Tolerating bigotry

Graziano case: New city housing commissioner's disparaging remarks about gays merit action.

January 04, 2001

ONE OF the problems in this society is that expressions of bigotry are too often tolerated.

Or excuses are made for those responsible.

"She's a really nice person."

"He didn't mean it."

"He was drunk."

The last, of course, is the explanation offered for the homophobic remarks made by the city's new housing commissioner, Paul T. Graziano, at a Fells Point bar last week. Mr. Graziano was arrested after patrons complained, he was asked to leave and he refused.

During his encounter with officers, he said he would call Police Commissioner Edward T. Norris. That call was not made, according to a police spokeswoman.

Mayor Martin O'Malley's response has been to defend the man, while reprimanding him for his conduct.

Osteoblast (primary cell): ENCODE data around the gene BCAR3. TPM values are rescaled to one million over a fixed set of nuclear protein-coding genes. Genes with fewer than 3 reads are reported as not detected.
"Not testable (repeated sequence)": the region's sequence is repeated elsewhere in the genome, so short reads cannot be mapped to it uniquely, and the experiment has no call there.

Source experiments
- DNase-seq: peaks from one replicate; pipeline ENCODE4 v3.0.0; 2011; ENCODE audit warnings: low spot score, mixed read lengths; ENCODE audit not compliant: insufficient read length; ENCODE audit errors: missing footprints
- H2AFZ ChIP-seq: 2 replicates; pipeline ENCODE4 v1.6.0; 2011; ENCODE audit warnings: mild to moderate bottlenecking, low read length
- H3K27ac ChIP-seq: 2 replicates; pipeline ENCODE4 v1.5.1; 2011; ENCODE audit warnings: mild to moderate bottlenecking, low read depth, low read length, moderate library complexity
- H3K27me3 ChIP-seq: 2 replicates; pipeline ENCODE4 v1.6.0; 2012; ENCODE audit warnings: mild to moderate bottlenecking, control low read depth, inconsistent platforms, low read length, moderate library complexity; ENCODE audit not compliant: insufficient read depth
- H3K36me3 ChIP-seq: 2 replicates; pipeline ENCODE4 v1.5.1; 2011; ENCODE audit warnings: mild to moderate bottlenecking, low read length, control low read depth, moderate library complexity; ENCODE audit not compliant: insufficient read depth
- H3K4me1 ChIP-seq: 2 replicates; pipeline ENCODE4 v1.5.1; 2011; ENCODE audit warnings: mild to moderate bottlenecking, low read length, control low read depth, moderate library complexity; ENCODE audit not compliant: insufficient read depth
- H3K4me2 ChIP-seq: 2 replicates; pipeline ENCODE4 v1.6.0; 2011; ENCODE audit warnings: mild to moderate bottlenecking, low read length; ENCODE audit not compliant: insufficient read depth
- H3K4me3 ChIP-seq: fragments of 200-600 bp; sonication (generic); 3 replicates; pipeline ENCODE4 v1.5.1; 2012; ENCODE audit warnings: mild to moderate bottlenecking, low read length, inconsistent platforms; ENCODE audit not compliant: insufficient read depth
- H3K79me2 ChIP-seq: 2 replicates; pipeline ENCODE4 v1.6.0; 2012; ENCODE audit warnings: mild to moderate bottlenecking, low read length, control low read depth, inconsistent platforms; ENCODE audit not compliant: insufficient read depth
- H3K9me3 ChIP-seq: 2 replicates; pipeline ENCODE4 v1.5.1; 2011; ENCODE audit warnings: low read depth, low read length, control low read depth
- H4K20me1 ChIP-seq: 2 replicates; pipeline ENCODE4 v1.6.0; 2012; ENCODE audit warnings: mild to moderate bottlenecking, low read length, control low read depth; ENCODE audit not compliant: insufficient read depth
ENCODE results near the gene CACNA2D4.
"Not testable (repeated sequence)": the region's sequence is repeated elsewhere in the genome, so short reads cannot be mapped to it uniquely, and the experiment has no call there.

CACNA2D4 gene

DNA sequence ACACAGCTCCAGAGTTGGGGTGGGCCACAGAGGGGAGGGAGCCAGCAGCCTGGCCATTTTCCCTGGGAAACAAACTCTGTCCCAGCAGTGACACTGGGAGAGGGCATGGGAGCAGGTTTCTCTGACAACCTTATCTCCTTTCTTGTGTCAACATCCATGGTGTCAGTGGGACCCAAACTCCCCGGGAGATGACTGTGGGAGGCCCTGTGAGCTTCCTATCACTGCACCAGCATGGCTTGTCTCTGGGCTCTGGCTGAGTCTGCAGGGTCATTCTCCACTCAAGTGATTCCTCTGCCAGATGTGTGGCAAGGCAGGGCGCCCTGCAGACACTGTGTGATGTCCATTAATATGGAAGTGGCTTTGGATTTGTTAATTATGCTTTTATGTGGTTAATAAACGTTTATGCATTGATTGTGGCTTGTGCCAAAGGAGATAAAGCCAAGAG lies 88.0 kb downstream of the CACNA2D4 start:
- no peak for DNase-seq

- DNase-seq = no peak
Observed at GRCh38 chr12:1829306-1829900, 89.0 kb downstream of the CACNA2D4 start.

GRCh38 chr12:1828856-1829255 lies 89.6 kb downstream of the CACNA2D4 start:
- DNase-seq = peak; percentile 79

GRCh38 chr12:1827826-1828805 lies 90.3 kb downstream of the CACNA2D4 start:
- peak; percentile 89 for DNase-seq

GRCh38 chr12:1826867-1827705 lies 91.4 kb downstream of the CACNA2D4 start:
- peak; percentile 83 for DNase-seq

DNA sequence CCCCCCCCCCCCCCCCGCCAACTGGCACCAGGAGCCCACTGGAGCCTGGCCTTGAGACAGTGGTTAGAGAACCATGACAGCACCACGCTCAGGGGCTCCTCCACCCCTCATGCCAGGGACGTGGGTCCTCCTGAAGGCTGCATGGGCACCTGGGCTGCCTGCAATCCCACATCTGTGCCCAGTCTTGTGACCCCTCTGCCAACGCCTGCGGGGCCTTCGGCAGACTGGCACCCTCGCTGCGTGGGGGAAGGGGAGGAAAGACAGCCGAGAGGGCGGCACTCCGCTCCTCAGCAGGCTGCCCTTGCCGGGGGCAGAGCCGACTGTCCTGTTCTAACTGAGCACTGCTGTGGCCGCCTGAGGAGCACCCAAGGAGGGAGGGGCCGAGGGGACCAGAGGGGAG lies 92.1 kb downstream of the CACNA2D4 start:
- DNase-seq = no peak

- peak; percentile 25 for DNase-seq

Mr. Graziano's remarks, Mr. O'Malley told The Sun's editorial board, were "out of character." That Mr. Graziano was "heavily intoxicated" is a "mitigating" factor, the mayor said.

We don't buy the reasoning -- or the lack of outrage in the mayor's words. The mayor needs to speak out, to reassure not only the gay and lesbian community but to calm other Baltimoreans' fears that he may be tolerant of bigotry.

Mr. O'Malley has chosen, however, to stand behind his appointee. In the view of some, that might be an admirable approach to this messy business. We're not so sure.

What does seem clear is that an opportunity has been created for Mr. Graziano. Over the opposition of his boss, he can do the right thing and resign.

There's really no other option.

He was brought in to overhaul a city department in disarray. His ability to do that job has been compromised.

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